Minimizing DTV Interference After Channel Repacking

Charles W. Rhodes

Last month we discussed the restrictions that the FCC must work under in repacking UHF broadcast spectrum. This month, I will venture out on a limb and show how it could be done under those restrictions in a way that minimizes interference to ATSC reception after the Great Repacking. No, I don’t know anything about how the FCC plans to repack. I’ll start from the beginning.

Before most of you were born, the FCC introduced frequency offsets of the visual carriers of TV stations to minimize the visibility of co-channel interference (CCI). The beat between analog TV signals is the difference in visual carrier frequencies. If these beat frequencies were to change so that the beat, while still audible, would apparently vanish, they would reappear with a slight additional change in the frequency offset.

Imagine three cities approximately 100 miles apart. At times, their reception of analog TV was marred by CCI. The FCC set offsets at –10,000 Hz, zero Hz and +10,000 Hz between visual carrier frequencies of the stations comprising trios (Fig. 1a). The beats went away with the introduction of visual carrier frequency offset. Sadly, offsetting of the ATSC pilot carriers has no effect on DTV reception. This was proved at the ATSC in 1995.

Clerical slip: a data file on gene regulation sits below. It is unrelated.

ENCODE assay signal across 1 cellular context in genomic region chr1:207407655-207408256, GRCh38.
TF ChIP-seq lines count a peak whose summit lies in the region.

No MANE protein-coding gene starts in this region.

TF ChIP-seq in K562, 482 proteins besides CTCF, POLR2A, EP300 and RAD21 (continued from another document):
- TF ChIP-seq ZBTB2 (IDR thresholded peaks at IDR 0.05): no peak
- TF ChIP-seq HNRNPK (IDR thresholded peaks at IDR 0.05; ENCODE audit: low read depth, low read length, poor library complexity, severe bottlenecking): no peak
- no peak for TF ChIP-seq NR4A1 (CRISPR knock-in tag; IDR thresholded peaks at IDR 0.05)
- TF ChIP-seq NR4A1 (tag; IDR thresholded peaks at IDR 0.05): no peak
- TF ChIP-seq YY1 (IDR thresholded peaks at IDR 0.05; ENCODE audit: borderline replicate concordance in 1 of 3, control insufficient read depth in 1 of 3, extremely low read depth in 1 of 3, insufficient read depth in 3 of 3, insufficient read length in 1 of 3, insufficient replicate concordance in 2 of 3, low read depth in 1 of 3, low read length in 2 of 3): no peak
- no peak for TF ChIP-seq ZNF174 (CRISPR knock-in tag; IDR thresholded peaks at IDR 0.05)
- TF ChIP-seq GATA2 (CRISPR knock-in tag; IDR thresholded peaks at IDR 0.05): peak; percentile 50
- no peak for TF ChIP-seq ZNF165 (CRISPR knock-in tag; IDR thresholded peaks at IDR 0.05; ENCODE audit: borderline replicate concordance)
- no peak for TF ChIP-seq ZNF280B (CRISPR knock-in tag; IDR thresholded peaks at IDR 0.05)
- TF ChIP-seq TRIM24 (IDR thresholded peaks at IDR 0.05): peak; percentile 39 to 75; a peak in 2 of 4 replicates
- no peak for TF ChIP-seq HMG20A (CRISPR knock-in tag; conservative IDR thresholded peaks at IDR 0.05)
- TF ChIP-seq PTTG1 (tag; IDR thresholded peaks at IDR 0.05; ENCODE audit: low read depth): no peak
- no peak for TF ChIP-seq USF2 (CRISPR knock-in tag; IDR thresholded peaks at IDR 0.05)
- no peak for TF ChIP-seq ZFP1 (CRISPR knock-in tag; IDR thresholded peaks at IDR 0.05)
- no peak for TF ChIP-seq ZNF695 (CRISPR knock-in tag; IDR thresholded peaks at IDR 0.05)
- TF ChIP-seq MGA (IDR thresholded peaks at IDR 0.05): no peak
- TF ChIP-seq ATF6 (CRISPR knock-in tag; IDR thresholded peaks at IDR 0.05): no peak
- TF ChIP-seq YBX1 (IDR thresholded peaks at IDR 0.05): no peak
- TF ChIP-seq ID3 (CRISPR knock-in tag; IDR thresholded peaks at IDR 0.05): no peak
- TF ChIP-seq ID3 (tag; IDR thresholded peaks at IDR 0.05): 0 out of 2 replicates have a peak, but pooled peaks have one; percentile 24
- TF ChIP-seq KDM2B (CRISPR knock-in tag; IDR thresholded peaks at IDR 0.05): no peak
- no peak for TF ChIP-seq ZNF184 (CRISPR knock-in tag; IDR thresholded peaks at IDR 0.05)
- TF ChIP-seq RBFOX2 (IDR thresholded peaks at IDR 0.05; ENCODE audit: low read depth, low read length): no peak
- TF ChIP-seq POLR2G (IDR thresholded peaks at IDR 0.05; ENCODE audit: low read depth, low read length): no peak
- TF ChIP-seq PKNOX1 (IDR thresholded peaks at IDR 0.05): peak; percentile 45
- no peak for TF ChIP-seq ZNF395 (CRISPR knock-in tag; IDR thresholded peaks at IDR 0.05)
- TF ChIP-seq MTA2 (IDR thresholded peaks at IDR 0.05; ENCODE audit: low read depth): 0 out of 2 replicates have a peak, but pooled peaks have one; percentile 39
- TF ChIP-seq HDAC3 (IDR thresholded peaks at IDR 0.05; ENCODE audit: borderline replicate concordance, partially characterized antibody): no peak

Let’s revisit those three stations (A, B and C) now transmitting ATSC signals. With all DTV systems, CCI and adjacent channel interference (ACI) have the nasty effect of blocking reception of picture, sound and data. The viewer sees a flat blue field, and hears nothing. No clue is provided.

Figure 1a: Frequency offset of visual carriers to minimize co-channel Interference between analog TV signals

Figure 1b: Channel offset to eliminate co-channel Interference, DTV-DTV One way to repack the TV spectrum would be to create blocks of contiguous channels (Fig. 1b). The first block of contiguous channels is allocated to the community with station A. The second block of contiguous channels is allocated to the community with station B, and the third block is allocated to the third city in this trio.